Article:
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Organic Molecules in the Magellanics

If for some reason I had to come up with a different name for Centauri Dreams, I think it might just be Magellanic Dreams. I say this because, like the Alpha Centauri stars themselves, the Magellanics have been something of an obsession since my childhood. Dwarf galaxies orbiting the Milky Way, the Large and Small Magellanic Clouds took my imagination outside our galaxy to a place where it could be viewed in all its splendor (or maybe not: See The Milky Way from Outside for why galaxy viewing can be problematic).

The Large Magellanic Cloud is 160,000 light years away (contrast this with M-31’s 2.5 million light years), while the SMC is about 200,000 light years out. Science fiction brought us Olaf Stapledon’s telepathic aliens living in the LMC — these guys were made to order for the emerging field of Dysonian SETI in that they did engineering on a planetary scale (see Star Maker for more). And remember where the spacecraft in Arthur C. Clarke’s Rendezvous with Rama was heading at the end? It appeared to have used its solar assist to set course for the LMC.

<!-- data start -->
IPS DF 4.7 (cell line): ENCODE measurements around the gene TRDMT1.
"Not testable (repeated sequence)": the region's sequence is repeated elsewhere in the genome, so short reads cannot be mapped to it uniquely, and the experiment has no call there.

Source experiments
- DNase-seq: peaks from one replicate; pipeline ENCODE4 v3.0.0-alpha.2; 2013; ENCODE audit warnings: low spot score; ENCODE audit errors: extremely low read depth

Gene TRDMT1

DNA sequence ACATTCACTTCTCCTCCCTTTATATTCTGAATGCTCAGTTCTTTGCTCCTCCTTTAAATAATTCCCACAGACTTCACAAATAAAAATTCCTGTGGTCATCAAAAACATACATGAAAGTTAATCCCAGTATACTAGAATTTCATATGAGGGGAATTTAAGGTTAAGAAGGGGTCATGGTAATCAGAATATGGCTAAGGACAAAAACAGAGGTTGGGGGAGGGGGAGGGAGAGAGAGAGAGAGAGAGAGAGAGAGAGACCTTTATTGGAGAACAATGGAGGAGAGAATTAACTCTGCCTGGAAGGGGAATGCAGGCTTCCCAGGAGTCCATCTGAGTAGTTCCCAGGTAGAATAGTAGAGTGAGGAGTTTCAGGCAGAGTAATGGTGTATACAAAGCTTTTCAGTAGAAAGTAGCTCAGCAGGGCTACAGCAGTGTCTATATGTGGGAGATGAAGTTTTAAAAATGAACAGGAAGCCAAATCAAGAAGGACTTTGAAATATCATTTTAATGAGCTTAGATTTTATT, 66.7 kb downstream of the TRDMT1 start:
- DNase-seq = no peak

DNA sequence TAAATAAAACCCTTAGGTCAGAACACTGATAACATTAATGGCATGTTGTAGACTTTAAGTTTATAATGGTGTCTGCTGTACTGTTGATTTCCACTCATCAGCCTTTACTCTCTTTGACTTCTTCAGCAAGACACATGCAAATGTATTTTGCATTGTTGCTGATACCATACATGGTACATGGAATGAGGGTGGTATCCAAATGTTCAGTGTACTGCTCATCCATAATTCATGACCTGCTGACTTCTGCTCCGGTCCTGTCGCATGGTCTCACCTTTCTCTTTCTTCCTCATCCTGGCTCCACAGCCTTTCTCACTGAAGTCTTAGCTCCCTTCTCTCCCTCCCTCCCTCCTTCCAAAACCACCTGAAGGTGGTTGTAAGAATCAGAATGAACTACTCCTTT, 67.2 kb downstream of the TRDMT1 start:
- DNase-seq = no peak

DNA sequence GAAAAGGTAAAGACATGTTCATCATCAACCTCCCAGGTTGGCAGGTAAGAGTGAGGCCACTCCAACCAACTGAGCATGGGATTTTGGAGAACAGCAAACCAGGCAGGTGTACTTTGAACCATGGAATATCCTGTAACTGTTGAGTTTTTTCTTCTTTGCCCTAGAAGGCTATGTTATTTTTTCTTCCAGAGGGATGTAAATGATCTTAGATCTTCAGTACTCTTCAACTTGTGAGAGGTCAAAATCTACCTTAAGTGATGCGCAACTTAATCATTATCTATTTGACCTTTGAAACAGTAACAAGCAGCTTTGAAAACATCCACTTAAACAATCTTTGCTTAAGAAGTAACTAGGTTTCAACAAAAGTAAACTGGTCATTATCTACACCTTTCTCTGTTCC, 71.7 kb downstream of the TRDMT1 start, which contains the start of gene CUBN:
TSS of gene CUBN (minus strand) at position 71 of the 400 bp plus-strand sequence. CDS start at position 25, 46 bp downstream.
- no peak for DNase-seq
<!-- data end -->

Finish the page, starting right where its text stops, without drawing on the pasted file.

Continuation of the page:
Image: The Large Magellanic Cloud and Supernova 1987A taken by the Kuiper Airborne Observatory (NASA 714) during its New Zealand deployment in 1987. Credit: NASA.

There are too many science fiction references to the Large and Small Magellanics to get into today, from Heinlein’s Have Space Suit Will Travel to Iain Banks’ The Player of Games. I’m now trying to curb my SF enthusiasm (but do read Silverberg’s Collision Course some time to get the backward view of the Milky Way from the LMC). Because what triggered all these thoughts is new work out of the National Radio Astronomy Observatory on the subject of unusual findings in the Large Magellanic Cloud.

Here we’re dealing with data from the Atacama Large Millimeter/submillimeter Array (ALMA). Astronomer Marta Sewiło (NASA GSFC) and colleagues have found clear evidence of complex organic molecules in the Large Magellanic Cloud, including methanol, dimethyl ether, and methyl formate. The finding raises the eyebrows just a bit because the LMC is nowhere near as rich in heavy elements like carbon, nitrogen and oxygen as our Milky Way — in astronomical terms, these dwarf galaxies exhibit low metallicity. While methanol has been studied in the LMC before, the dimethyl ether and methyl formate are new findings.